Ashford to Wye
report to follow. Details here.

even with a relatively early start attempting an 11½ mile walk at this time of year was risky to finish before darkness. The first challenge to this was that only some trains on the way out stopped at Bayford. But this only meant we were about 15 mins late when we set out from Bayford station for Links 3 & 4 on the Hertfordshire Chain Walk. Still many autumn colours on the trees and a mild temperature. Our next time challenge was lunch at the pub — slow service meant we were 75 mins over lunch, with the picnickers getting edgy. And it was rather pricey. The afternoon was more of rolling countryside with some woods and some open vistas. However, even with these time challenges we did just about get on the train before darkness hit us (if only the train hadn't been delayed 30 mins). Details here.

Bishops Stortford to Roydon:
a misty morning found 17 of us walking through the gentle countryside alongside the River Stort. Starting at Bishops Stortford we reached Harlow Mill for lunch at the Beefeater, and then made our way along the river again to Harlow Town where the walk finished. As there was still some light, six people continued to Roydon and caught the train home from there. An atmospheric peaceful autumn day, still with good leaf cover on the trees and the occasional watery sounds of coot and mallard on the river. Details here.

Dover to Folkestone
the walk started in the worst possible circumstances. As the group got off the train at Dover station, the rain was torrential. Despite this there was near unanimity amongst the 10 of us that we get going now we were here. We were rewarded not just by rain but by a torrent rushing down half the busy B road we were walking beside and half way up the pavement. After 10 minutes we left the road, headed uphill at the start of the Downs and into woods with plenty of tree cover so we were no longer drowning. After less than half an hour of a long steady wooded climb, we emerged at the top of the Downs with the rain almost finished and magnificent views back towards Dover and in particular to Dover Castle, Dover Harbour and the sea. We turned away from the sea and stayed high on the Downs for the next few miles with no rain and lovely downland views, finally heading towards the sea again at Capel le Ferne, where we stopped for a simple but very agreeable lunch at the almost empty Battle of Britain museum there, with wonderful views (we were at clifftop height) across the Channel. After lunch, we started with a clifftop walk then a fairly steep descent towards Folkestone, passing a Martello Tower and then at sea level briefly walking along the promenade past the harbour into the old town, where everyone partook of tea and cake, finishing with a 15 minute walk to the station and the right train back. Details here.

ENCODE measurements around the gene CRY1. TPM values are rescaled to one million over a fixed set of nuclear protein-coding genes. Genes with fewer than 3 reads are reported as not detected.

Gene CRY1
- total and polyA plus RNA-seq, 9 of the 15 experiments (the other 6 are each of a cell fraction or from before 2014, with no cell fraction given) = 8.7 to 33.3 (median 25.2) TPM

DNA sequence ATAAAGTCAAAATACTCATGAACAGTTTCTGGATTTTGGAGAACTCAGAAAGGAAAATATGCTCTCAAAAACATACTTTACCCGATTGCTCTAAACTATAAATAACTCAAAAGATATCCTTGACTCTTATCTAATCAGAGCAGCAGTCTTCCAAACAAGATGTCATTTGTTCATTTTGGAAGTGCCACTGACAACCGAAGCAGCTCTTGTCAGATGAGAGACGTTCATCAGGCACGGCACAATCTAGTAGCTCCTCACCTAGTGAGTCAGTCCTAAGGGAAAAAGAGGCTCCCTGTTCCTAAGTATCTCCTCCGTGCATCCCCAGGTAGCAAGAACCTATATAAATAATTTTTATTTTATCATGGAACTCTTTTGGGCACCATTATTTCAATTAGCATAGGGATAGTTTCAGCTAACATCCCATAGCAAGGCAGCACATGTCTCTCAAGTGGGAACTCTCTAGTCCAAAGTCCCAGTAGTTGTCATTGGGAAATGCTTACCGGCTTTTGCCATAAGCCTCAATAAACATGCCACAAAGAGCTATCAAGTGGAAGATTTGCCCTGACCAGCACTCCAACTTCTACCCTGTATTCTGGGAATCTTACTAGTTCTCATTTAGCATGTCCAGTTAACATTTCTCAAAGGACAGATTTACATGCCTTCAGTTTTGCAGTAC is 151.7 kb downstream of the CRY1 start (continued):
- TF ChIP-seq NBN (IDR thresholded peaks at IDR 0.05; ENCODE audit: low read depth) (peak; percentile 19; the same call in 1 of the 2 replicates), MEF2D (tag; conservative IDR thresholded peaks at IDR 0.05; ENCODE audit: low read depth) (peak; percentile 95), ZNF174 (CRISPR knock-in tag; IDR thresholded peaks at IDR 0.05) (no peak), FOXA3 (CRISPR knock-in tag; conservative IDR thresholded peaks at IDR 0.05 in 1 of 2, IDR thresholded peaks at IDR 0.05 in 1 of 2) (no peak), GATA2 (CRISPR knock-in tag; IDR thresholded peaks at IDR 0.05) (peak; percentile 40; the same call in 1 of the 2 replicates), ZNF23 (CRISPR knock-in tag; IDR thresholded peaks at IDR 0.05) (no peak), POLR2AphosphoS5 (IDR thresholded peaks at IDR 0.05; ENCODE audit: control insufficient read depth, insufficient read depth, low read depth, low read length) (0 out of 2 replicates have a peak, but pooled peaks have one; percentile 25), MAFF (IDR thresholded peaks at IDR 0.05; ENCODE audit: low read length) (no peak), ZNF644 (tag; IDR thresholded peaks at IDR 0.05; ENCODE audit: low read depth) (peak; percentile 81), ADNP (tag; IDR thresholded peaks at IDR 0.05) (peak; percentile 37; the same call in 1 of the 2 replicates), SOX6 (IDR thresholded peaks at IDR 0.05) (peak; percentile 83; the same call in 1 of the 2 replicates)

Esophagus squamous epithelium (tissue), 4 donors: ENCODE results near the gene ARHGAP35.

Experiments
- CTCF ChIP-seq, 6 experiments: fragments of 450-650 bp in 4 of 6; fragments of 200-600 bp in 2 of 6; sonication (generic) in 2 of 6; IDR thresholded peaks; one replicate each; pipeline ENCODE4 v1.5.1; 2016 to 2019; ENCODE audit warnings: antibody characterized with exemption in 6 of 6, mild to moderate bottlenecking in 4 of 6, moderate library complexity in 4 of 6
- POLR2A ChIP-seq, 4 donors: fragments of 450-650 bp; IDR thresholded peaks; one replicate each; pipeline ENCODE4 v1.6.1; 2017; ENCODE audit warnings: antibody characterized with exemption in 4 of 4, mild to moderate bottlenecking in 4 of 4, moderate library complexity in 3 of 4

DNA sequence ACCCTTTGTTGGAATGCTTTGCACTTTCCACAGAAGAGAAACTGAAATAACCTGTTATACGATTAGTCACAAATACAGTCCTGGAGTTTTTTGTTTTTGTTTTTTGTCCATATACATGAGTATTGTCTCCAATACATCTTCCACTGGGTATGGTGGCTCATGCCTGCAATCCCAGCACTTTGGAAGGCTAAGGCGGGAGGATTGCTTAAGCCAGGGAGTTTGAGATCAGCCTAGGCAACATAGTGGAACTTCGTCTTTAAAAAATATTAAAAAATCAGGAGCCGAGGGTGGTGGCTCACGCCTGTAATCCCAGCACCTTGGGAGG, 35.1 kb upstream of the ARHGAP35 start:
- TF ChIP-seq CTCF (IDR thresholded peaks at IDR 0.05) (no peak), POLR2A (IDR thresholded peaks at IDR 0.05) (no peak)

unusually reliable and fast SE Rail transport took 10 of us to Otford Kent by 10.30am for the start of this 13k circular walk. Relatively short but in some parts rather challenging as much of the walk is up to and on the North Downs which on occasion led to slow progress. The walk was through much open countryside and mixed woodlands with wonderful views over the Darent valley and towards London and Canary Wharf. Rain threatened from time to time but the weather was generally good with some sun, and with the leaves changing in colour this was an excellent day of autumnal walking. A good lunch stop at The Crown in the village of Shoreham — a very attractive and historic village — left only a shortish walk back to Otford and an early return to Islington. Chocolates were, of course, on offer. Details here